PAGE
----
Simply announcing corporate sustainability goals is one thing. But when it comes to achieving those goals, organizations often find themselves in a balancing act with three competing drivers: sustainability, affordability and resiliency.
How exactly are businesses, universities, and municipalities supposed to drive fast and furious carbon reduction goals while still reducing costs and ensuring more reliable backup power for their operations? What are the steps they need to take to achieve the coveted energy trifecta?
On Sept. 9, join Duke Energy Sustainable Solutions for a webcast with industry leaders to learn how to successfully balance priorities in energy strategies. They’ll share:
How to push through challenges to find the right energy balance
Which financing mechanisms and sustainable and resiliency solutions are the most promising for organizations
Why collaboration across industries can better help organizations achieve their own energy trifecta
Sarah Golden, Senior Energy Analyst & VERGE Energy Chair, GreenBiz Group
Michael Kilpatrick, Key Segment Manager, Duke Energy Sustainable Solutions
Mark Jacobson, Energy Project Manager, Microsoft
Craig D’Arcy, Director, Energy Management, The Home Depot
If you can’t tune in live, please register and GreenBiz. will email you a link to access the archived webcast footage and resources, available to you on-demand after the webcast.
When a company sets net-zero goals, how should it think about the footprint of employees, particularly in an increasingly “hybrid” working world? In this webinar, experts in employee engagement, behavior change, Scope 3 emissions and new emerging offset options will discuss the future of the “net-zero employee.”
In this webcast, you’ll learn how to:
Engage employees in sustainability and carbon mitigation efforts
Equip employees with their own personalized footprint and action plan
Incentivize employees with carbon offsets and pro-social rewards
Communicate and report on how individual employee actions are driving collective impacts
Heather Clancy, Vice President & Editorial Director, GreenBiz Group
Susan Hunt Stevens, Founder & CEO, WeSpire
Brandon Schauer, Senior Vice President, U.S. Climate Change, Rare
If you can’t tune in live, please register and GreenBiz will email you a link to access the archived webcast footage and resources, available to you on-demand after the webcast.
Urban heat islands are metropolitan places that are hotter than their outlying areas, with the impacts felt most during summer months. About 85% of the U.S. population lives in metropolitan areas. Paved roads, parking lots, and buildings absorb and retain heat during the day and radiate that heat back into the surrounding air.
Neighborhoods in a highly-developed city can experience mid-afternoon temperatures that are 15°F to 20°F hotter than nearby tree-lined communities or rural areas with fewer people and buildings. Climate change is making extreme heat events worse and more frequent, with summer temperatures stretching into the shoulder seasons of spring and fall. Heat events adversely affect health and quality of life—and this is especially acute in urban communities. Higher cooling demand strains the electric grid and raises electric bills. And heat-related impacts fall unequally, with historically underserved populations facing greater health threats.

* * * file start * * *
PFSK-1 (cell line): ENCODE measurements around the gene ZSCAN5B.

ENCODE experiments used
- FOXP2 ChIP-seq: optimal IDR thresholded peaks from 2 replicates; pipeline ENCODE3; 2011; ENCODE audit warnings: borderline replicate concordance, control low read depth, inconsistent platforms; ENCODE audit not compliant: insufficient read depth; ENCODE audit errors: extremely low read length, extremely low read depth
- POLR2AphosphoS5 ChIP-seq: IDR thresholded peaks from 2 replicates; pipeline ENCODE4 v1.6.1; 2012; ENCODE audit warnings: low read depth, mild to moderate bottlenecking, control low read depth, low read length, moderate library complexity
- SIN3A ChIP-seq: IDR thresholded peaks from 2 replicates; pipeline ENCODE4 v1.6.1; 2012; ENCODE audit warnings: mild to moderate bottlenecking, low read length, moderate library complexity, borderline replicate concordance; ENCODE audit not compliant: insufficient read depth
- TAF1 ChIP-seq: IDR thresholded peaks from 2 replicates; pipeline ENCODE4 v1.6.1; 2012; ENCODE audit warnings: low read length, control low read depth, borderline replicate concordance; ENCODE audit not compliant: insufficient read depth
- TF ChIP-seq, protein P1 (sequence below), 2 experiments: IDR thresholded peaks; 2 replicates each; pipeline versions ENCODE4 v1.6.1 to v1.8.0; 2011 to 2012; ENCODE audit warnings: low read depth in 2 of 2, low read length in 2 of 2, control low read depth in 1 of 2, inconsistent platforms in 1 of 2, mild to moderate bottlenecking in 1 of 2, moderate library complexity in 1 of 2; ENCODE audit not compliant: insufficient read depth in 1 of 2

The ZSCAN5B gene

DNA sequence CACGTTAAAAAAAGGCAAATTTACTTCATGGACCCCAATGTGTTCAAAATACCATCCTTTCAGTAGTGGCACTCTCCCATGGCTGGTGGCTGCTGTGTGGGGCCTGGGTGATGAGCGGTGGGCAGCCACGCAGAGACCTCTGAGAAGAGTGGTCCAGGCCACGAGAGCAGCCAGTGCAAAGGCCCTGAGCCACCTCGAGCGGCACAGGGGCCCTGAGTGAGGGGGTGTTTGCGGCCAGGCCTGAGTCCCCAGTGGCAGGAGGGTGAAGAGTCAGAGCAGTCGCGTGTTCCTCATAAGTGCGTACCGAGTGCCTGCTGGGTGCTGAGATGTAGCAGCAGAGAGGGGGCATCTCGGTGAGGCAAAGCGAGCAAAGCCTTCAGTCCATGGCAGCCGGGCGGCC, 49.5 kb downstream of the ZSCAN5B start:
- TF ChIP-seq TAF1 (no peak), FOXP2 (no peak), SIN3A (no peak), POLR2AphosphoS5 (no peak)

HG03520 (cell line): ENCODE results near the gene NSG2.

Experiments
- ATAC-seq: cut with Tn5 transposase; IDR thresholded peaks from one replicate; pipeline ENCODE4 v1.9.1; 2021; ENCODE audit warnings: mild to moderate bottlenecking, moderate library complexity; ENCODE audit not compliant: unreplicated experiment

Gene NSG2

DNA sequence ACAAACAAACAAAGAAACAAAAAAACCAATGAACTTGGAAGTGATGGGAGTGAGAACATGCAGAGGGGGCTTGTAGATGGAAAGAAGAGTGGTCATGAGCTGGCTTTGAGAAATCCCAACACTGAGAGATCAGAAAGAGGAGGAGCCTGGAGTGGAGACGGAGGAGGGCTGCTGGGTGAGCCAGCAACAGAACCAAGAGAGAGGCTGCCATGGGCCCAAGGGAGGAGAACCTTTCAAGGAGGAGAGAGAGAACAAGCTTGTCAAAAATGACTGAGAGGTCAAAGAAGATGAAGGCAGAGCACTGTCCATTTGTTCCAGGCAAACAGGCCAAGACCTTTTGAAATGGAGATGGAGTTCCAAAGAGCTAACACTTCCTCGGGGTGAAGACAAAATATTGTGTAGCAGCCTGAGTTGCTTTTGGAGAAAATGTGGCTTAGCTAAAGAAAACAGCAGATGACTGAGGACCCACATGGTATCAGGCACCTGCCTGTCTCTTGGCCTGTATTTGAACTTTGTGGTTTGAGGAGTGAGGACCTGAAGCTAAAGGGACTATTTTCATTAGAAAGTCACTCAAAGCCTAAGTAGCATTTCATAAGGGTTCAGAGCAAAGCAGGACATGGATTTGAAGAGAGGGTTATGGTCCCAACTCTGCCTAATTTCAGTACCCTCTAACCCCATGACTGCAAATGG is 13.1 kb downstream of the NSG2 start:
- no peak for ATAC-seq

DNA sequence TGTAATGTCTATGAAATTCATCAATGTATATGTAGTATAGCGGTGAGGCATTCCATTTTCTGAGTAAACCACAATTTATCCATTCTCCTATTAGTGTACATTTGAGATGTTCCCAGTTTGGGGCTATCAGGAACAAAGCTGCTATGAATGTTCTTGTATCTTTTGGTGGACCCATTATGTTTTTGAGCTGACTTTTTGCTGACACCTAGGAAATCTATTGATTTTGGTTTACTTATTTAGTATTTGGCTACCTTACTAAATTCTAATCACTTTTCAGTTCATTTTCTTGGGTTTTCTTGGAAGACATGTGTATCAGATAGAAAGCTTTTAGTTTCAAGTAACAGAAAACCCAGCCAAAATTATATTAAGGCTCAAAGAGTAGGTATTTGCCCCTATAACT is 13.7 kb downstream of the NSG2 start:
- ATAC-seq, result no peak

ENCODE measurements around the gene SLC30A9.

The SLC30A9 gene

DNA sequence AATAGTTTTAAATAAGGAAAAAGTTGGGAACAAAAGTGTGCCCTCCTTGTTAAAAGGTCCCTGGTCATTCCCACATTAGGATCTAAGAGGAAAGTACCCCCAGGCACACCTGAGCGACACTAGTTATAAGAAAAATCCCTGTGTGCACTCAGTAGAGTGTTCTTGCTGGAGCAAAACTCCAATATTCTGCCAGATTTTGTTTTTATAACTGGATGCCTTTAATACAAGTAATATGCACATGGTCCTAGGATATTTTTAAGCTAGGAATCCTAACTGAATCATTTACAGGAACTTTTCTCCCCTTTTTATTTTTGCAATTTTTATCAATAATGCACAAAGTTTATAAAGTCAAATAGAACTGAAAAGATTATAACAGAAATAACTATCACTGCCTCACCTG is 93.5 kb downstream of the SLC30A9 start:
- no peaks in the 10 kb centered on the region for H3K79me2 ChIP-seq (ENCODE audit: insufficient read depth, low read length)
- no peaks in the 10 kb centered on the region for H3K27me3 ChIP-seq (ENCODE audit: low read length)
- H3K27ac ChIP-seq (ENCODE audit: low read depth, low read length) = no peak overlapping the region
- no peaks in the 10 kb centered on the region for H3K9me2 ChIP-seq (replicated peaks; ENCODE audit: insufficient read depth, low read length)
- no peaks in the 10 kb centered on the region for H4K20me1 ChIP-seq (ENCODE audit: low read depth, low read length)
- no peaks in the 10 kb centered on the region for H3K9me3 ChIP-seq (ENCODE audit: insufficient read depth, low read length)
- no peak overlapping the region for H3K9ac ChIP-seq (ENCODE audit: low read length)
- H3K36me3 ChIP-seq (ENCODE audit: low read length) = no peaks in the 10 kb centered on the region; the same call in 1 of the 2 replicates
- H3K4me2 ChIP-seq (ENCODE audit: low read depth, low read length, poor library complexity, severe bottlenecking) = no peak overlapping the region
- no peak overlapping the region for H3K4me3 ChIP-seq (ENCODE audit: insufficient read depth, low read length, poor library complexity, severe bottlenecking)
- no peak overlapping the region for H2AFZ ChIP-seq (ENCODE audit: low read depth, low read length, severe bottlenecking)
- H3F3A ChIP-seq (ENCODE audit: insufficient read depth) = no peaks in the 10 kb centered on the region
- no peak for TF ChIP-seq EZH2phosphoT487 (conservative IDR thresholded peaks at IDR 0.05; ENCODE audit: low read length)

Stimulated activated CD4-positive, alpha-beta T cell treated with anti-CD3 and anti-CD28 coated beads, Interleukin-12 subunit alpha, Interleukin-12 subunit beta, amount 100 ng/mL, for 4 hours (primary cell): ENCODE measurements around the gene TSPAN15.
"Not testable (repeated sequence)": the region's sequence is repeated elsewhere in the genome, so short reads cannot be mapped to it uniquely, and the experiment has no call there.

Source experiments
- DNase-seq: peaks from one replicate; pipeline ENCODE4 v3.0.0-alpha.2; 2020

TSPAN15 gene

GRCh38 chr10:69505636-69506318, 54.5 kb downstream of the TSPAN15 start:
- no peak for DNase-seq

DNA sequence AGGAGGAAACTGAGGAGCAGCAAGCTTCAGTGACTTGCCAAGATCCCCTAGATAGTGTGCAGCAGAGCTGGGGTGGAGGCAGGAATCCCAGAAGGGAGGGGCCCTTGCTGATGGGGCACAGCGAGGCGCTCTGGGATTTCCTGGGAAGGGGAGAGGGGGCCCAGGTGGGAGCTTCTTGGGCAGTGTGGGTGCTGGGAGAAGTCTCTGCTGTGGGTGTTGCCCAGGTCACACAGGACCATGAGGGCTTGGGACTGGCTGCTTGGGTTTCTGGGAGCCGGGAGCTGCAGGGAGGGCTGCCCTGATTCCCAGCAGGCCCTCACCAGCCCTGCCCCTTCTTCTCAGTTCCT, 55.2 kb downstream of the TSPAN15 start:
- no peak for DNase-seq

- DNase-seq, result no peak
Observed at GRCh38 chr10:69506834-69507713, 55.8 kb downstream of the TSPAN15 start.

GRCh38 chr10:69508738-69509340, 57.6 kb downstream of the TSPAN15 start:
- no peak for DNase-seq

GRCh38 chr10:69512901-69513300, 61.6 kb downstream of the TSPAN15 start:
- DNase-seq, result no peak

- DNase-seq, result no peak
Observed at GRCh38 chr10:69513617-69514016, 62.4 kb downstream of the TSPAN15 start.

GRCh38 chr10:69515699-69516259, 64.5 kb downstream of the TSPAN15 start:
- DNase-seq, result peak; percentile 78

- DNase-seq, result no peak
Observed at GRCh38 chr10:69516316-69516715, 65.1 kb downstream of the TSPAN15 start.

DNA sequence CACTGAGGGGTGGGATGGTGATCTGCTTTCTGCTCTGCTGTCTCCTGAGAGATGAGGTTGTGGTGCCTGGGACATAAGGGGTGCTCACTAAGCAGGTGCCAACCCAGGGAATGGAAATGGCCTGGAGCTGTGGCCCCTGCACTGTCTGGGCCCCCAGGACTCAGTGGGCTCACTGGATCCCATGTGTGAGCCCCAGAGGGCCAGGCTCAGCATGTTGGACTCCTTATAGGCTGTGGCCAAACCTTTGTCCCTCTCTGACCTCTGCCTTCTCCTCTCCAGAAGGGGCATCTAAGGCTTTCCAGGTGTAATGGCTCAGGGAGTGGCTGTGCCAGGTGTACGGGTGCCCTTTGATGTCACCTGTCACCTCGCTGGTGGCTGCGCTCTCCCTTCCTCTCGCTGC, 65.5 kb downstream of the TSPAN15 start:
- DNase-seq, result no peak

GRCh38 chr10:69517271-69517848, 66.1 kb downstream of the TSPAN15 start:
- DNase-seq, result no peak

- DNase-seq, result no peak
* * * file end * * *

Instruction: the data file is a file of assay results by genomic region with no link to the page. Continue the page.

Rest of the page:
This report will look at the factors that contribute to the heat island effect, and our analysis will show how they vary in places across the United States. We’ll discuss some of the impacts of higher temperatures on human health and the built environment. We’ll also take a look at how communities are adapting to these new normals and consider solutions for lessening some of the intensity of the urban heat island.
Investing in regenerative agriculture is the latest trend in fashion. This year, the Kering Luxury Group — home to brands such as Gucci, Bottega Veneta, Balenciaga and Alexander McQueen — has co-founded a regenerative agriculture fund. It aims to transform 247 million acres of land into sustainable fields that produce wool, leather, cotton and cashmere by 2025.
The North Face, Burberry, Timberland, Patagonia, Stella McCartney, Eileen Fisher, Mara Hoffman, Allbirds and Christy Dawn are also among the growing list of brands supporting regenerative farmers.
The touchscreen technology used in billions of smartphones and tablets could also be used as a powerful sensor, without the need for any modifications.
Researchers from the University of Cambridge have demonstrated how a typical touchscreen could be used to identify common ionic contaminants in soil or drinking water by dropping liquid samples on the screen, the first time this has been achieved. The sensitivity of the touchscreen sensor is comparable to typical lab-based equipment, which would make it useful in low-resource settings.
Every few years, the Intergovernmental Panel on Climate Change (IPCC) – the United Nation’s climate science body – produces a major report on the state of the climate crisis. However you slice it, the latest IPCC report told the world what it already knew – and added even greater urgency.